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Legal - Review of 85th Legislature on the construction industry

image JD Holzheauser, Associate Peckar & Abramson, Austin, TX

HOUSTON - The Texas Senate and the House of Representatives (the “Legislature”) meets every two years. The Legislature convenes on the second Tuesday in January of every odd numbered year. The session ends 140 nights later. The Legislature is required to pass a state budget for the next biennium.




    But the Legislature also addresses issues that are important to industry in Texas, the construction industry in particular. The 85th Texas Legislature adjourned sine die on May 29, 2017, and the Legislature is not scheduled to reconvene until the start of the 86th Legislature in January 2019. So a review of some of the important issues addressed by the 85th Legislature is important to keep the construction industry informed and involved.
    House Bill (“HB”) 2121 relates to the recovery of attorney’s fees by a contractor in a lawsuit against the state. A contractor may receive attorney’s fees from the state if the contractor prevails on its breach of contract claim pursuant to Chapter 2260 of the Government Code and if the breach of contract claim is valued at less than $250,000. The word “may” is important because that indicates that awarding attorney’s fees is at the discretion of the administrative law judge.
    HB 3021 relates to indemnity provisions in architectural and engineering contracts. Essentially, the law prohibits broad and intermediate indemnity provisions against architects and engineers in contracts with state agencies. A “state agency” is defined in section 2052.101 of the Government Code.
    HB 3270 clarifies the requirements for mandatory background checks for persons working on school construction projects. Some people who meet certain requirements in the law are not subject to background checks.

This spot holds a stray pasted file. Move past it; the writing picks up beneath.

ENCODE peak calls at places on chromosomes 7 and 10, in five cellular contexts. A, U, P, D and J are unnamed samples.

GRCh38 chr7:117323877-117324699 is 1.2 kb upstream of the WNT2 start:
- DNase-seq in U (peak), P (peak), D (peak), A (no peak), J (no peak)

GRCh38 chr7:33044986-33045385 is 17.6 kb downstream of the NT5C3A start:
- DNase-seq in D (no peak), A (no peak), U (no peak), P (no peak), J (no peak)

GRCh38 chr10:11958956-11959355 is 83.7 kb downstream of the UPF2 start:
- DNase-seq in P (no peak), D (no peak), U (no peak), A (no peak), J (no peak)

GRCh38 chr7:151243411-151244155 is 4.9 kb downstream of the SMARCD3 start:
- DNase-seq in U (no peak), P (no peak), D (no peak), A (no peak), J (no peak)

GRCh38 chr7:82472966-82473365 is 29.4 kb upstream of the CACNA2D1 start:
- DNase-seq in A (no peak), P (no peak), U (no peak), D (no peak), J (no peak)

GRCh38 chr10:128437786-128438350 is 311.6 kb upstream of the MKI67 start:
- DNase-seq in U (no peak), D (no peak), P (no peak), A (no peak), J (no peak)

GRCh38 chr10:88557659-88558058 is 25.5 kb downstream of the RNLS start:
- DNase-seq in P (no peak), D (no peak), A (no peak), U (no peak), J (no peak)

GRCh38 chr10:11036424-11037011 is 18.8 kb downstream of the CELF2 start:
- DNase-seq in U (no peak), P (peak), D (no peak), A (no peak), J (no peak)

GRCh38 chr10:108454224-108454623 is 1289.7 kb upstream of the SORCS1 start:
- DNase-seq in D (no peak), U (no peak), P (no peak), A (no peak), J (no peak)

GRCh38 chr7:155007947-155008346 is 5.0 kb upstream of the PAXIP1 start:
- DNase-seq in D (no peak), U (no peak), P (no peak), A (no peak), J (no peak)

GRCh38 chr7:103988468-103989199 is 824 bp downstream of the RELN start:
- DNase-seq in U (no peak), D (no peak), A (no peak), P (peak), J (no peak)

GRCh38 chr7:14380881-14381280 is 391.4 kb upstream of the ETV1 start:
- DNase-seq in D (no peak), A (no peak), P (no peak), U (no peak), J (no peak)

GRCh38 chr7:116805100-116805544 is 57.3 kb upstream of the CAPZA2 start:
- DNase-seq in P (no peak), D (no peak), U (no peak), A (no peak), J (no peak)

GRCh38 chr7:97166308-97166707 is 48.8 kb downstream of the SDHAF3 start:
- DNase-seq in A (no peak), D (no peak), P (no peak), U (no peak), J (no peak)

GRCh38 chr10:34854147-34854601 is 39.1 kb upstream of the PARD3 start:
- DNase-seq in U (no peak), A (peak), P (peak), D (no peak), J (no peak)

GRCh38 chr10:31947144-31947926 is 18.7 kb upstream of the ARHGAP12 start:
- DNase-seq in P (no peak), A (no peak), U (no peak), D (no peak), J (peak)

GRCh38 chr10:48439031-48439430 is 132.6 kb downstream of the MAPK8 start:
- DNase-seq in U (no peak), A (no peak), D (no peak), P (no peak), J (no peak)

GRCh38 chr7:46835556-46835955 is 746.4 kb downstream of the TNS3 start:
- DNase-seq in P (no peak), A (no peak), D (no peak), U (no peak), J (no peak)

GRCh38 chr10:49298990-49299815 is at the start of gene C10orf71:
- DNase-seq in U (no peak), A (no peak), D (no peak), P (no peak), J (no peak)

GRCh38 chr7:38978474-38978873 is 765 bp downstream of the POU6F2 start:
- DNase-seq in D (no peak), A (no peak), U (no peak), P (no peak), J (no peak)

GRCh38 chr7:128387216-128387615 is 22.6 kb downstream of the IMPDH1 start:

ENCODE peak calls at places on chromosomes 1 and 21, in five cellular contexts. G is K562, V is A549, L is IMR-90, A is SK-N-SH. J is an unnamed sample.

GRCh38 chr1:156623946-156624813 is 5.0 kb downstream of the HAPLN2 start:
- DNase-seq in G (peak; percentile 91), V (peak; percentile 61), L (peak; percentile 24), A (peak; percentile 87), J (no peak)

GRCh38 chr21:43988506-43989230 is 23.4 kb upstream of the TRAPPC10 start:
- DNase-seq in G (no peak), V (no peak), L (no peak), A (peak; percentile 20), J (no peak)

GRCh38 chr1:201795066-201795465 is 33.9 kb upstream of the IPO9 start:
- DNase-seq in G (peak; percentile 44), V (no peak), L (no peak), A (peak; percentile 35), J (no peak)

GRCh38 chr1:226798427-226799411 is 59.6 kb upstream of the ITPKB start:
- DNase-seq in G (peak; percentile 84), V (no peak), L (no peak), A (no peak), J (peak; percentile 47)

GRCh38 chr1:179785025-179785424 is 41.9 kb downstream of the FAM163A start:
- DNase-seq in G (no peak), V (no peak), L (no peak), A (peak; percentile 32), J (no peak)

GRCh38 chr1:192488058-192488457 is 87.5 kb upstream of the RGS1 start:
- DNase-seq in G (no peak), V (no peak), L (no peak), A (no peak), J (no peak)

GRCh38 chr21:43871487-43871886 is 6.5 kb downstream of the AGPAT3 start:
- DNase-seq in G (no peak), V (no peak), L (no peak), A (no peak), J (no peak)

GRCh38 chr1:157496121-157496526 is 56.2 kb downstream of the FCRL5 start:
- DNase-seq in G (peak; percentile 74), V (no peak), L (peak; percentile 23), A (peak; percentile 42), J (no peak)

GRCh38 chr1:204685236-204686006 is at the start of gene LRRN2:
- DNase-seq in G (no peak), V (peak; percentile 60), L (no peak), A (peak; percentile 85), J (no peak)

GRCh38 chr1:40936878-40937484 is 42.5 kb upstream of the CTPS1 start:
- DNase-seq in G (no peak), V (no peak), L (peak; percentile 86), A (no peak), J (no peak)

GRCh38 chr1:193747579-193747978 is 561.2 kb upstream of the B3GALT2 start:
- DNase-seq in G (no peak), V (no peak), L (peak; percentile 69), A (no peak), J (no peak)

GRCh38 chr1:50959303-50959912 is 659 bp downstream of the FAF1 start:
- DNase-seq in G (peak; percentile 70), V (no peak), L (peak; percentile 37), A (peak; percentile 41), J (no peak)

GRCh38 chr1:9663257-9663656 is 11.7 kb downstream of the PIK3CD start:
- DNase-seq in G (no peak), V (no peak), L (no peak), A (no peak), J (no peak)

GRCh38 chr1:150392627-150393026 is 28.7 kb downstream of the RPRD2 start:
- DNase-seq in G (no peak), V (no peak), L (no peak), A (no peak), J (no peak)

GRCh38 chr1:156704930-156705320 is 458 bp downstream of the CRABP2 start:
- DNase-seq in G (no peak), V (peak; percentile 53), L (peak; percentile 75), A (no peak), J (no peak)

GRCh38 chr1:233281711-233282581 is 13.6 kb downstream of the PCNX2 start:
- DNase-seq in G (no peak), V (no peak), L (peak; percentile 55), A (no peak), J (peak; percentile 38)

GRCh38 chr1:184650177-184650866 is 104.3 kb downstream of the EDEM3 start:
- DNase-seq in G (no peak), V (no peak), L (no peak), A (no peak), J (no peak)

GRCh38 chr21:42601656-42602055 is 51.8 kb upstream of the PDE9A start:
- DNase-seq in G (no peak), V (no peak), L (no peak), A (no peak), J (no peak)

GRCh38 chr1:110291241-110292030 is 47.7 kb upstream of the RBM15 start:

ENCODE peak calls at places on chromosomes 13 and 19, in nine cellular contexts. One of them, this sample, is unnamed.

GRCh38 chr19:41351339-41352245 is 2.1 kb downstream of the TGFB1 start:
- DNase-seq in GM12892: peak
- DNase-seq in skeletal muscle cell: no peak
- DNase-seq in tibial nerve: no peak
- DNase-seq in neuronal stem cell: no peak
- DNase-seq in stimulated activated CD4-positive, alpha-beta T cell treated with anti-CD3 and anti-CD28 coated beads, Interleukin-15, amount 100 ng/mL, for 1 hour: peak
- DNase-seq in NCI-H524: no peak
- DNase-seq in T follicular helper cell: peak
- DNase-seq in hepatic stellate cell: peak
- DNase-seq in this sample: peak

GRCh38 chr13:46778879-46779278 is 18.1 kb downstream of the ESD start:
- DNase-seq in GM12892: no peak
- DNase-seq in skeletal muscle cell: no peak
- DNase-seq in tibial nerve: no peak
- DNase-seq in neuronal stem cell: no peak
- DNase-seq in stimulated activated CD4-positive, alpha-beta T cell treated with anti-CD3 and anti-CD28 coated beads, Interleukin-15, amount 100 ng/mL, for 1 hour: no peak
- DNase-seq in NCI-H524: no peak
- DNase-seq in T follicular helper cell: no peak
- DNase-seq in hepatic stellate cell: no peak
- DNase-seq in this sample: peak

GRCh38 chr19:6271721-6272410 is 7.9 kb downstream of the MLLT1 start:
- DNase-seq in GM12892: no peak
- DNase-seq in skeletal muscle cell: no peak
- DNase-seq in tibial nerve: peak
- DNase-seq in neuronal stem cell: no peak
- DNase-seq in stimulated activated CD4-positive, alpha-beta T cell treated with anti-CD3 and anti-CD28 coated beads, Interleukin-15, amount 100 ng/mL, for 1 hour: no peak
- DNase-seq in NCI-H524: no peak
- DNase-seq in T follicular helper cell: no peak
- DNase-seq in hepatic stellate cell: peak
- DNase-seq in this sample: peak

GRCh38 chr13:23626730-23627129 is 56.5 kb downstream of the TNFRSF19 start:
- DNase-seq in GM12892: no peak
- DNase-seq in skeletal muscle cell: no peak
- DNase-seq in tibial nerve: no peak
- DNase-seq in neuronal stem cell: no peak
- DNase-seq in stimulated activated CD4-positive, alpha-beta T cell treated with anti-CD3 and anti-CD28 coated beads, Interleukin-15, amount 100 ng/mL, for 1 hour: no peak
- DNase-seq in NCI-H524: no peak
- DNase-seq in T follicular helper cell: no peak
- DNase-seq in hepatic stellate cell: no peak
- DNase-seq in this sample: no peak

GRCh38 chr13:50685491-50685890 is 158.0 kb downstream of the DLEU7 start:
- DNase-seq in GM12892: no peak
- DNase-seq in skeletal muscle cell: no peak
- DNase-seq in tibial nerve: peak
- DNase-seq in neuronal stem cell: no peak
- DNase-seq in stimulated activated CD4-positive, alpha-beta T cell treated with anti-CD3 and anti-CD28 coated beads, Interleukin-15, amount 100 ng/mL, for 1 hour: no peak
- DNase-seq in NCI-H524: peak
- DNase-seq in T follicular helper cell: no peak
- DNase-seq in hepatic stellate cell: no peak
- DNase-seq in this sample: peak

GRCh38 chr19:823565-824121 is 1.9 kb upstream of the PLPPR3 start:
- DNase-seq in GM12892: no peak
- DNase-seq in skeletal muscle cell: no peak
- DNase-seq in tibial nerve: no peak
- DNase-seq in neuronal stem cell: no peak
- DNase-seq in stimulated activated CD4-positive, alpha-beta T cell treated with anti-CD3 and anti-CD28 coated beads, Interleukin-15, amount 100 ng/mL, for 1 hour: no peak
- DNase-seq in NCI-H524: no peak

Senate Bill (“SB”) 807 changed Chapter 272 of the Business and Commerce Code. It stated that certain choice of law and venue provisions were voidable if the provisions are in a contract “principally for the construction or repair of an improvement to real property located in [Texas].” This wording created confusion among practitioners, so, in an effort to create more clarity and predictability, this bill strikes “principally for construction or repair” and broadly defines the term “construction contract.” Now the treatment of choice of law and venue provisions is clearer for everyone.
    SB 1877 relates to notifications from TxDOT related to notifications of proposed contracts. A law allowing individuals to sign up for notice from TxDOT of proposed contracts already existed. But this bill expanded that law to allow those same notices to be received via e-mail if the so indicated on the form filed with TxDOT.
    Those bills represent the highlights of what the passed into law out of the 85th Legislative Session. But there are some other bills of equal importance that did not make it to the finish line in 2017.
    HB 2343 would have allowed a contractor an opportunity to investigate and cure any alleged construction defects on one of the contractor’s projects before the property owner could file a claim to recover damages for the defect.
    Chapter 38 of the Civil Practice and Remedies Code says that a party who prevails in a breach of contract claim against an individual or corporation may receive attorney’s fees from that individual or corporation. However, its application in breach of contract lawsuits for contractors has been affected by recent appellate court decisions that have held that LLCs, LLPs, and LPs are not “corporations.” That essentially means a contractor who wins a breach of contract lawsuit against a LLC, LLP, or LP cannot receive attorney’s fees under Chapter 38. The House tried to fix that loophole through HB 744 and HB 2457, but failed.
    Mechanic’s lien law in Texas can be confusing and time consuming, especially for subcontractors. Several bills were filed in 2017 to change the mechanic’s lien law. HB 2668 and 2073 would have changed language in the lien law regarding retained funds. And HB 3065 and SB 1506 were identical bills that were wholesale revisions of the mechanic’s lien law. None of these bills made it to the Governor’s desk.
    Despite these failures, the bills that did not pass represent important issues in the construction industry. Therefore, it is likely they will reemerge in the next legislative session.

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Author Info
Tanya Erickson houstoneditor@constructionnews.net